Yet film music for is Akerfeldt, an avid record collector, just one tributary of the countless streams of influence from which he draws. “With Opeth—and not just on Sorceress, but on past ones as well—there is a cinematic type of quality to the music. So that style has happened before, and it doesn’t mean that I’m necessarily listening to soundtrack records at the time.”

But what if Akerfeldt had the opportunity to work with any director of his choice? “That’s difficult. Preferably something that would be a good film.” He then muses a bit, with surprising results: “I would probably do a better job for some sappy romantic film with, you know, Meryl Streep, [laughs] but I’m not sure what directors to go to in that case.”

He reveals that I’m not the first to identify his potential skill in writing a film score. “Opeth played a show in Los Angeles once, and there was a guy there writing scores for films—really big films, mainstream features. I asked him how you get into that world and he said, ‘Well, you get connections, and once you’re in, you’re in.’ Maybe he was trying to boost my confidence, but he said to me, ‘You’ve already got it; you could definitely write for a film; you’ve got that ear.’ Still, I’m too shy to approach anyone about that, so I would have to be approached myself.” In the meantime, he can continue to imagine some delightful scenarios: “I would jump if one of these big guys like Scorsese asked me to do their movie—jump on it in a second.”


Sorceress’ cinematic elements derive in large part from its array of guitar tones, which might be the richest exploration of the instrument on any Opeth record yet. “When it comes to the heavy sounds,” he says, “I’ve come to believe in rolling off the distortion. You get more of the core sound of the strings, and you get more of the person behind the guitar—it sounds more human. To me it sounds heavier, too. Getting a heavy sound can be as easy as turning the distortion up, but you lose a lot of who is actually playing the instrument.”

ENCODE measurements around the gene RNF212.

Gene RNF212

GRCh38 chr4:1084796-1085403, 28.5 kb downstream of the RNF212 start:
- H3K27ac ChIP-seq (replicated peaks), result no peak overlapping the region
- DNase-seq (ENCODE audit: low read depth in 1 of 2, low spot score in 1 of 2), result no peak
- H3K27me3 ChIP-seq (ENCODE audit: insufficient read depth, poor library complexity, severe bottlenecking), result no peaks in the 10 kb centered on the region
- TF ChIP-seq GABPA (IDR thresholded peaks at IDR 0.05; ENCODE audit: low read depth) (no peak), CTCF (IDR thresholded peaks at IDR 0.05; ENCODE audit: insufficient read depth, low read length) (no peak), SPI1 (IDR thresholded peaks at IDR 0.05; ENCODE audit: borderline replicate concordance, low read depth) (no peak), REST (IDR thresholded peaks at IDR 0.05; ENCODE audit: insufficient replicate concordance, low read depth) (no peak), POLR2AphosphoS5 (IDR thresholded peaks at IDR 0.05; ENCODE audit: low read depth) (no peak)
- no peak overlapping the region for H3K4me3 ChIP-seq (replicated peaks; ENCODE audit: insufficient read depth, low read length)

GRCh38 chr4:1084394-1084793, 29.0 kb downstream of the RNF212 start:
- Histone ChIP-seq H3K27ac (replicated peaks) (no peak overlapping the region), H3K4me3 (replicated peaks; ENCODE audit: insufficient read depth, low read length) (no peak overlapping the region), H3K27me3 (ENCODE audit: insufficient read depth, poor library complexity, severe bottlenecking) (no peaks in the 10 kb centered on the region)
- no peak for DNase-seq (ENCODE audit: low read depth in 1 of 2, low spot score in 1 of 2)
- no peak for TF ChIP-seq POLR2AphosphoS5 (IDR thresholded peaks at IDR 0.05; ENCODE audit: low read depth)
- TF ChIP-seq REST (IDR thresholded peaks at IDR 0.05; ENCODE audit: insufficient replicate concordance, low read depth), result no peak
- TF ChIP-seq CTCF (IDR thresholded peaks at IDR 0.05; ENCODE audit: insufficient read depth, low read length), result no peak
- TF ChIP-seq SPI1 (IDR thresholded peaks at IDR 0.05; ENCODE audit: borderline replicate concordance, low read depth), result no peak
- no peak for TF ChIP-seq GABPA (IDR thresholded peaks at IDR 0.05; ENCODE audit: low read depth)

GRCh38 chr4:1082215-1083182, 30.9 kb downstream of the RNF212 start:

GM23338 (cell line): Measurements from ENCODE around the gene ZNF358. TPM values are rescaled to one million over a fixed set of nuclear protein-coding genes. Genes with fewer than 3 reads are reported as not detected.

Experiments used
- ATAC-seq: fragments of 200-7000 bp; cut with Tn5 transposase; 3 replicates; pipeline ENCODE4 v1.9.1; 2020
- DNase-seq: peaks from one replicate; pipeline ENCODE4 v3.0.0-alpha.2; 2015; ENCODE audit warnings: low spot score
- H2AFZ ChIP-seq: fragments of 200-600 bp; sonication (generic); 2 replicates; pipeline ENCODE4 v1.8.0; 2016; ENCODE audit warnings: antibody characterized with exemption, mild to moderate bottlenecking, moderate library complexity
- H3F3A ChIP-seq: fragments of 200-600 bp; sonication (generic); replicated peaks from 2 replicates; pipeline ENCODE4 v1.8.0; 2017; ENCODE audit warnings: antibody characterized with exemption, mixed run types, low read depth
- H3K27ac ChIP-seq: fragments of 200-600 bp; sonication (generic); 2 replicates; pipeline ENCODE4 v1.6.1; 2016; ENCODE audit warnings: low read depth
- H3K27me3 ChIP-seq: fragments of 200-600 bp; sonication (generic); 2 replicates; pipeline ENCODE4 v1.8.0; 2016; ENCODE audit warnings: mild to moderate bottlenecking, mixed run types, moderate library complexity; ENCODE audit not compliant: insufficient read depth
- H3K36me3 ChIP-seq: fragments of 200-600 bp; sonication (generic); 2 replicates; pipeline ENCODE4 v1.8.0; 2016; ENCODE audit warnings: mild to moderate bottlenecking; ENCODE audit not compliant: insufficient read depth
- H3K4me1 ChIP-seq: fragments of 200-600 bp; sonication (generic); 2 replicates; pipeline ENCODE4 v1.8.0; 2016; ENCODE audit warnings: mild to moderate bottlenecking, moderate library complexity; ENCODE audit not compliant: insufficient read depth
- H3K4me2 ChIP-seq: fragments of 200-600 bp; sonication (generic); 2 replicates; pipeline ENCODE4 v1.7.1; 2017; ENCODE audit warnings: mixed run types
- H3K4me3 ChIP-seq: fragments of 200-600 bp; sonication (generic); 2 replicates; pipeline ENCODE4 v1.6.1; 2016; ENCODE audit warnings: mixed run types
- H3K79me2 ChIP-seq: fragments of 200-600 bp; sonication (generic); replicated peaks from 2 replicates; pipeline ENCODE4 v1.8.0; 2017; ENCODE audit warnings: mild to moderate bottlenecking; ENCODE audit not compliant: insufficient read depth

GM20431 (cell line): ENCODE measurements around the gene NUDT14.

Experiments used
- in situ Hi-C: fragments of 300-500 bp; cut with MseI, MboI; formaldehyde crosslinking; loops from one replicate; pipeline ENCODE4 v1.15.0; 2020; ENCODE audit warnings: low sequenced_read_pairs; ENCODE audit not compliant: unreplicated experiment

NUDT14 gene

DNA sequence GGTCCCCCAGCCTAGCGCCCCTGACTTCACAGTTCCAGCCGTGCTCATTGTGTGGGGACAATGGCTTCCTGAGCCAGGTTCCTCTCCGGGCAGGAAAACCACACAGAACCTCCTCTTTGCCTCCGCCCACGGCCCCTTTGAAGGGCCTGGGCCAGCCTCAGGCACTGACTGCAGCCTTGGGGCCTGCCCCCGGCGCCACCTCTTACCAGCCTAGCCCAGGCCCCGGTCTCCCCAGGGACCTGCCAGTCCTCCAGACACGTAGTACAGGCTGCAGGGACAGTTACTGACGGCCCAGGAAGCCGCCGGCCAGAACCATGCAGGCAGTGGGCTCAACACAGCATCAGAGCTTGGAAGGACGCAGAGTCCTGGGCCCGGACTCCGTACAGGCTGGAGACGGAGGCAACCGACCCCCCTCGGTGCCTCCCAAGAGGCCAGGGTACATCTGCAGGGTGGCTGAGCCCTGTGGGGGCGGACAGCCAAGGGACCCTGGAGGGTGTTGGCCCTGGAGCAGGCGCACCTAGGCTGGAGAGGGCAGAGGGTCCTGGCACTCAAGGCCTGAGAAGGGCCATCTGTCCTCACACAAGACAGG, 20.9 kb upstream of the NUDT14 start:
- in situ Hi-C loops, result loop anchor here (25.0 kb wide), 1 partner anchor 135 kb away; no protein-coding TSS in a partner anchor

Opeth may be best known as a kind of heavy metal band, but it’s the clean guitar tones where Akerfeldt finds the most comfort. The crepuscular coda to Sorceress‘s title track and the clean electric leads on “Will O the Wisp” are gorgeous, echoey things. “For the clean tones, we used a lot of Stratocasters, which have a beautiful clean tone. We run those through a Marshall Bluesbreaker, which is an old amp with great reverb. That’s the way I play guitar when I’m home; I prefer to play clean, and with reverb. I’m particular when it comes to the clean sound; I know what I like.”

Akerfeldt’s skill in refining Opeth’s signature clean tone has not gone unnoticed, especially by his friends and colleagues. Steven Wilson, who frequently collaborates with Akerfeldt, notably in his producer credits on Blackwater Park, Damnation, and Deliverance, as well as the 2012 collaborative LP Storm Corrosion, has even incorporated Akerfeldt’s reverb-centric clean tone into his songwriting on records like The Raven that Refused to Sing (and other stories). At a 2013 Royal Albert Hall concert, Wilson called this tone (without referring to Akerfeldt specifically) the “Lonely Swede” sound.

“Yes, that’s me,” Akerfeldt says when I bring that example up. “It is a melancholic type of tone, I suppose. That tone is an example of getting the human sound behind the guitar that I talked about earlier. I’m so particular with that sound; I know exactly what I want out of it.” Though Wilson’s moniker is a badge of honor for Akerfeldt, he does think aloud, laughing slightly, “I don’t know why he said ‘lonely’ though.”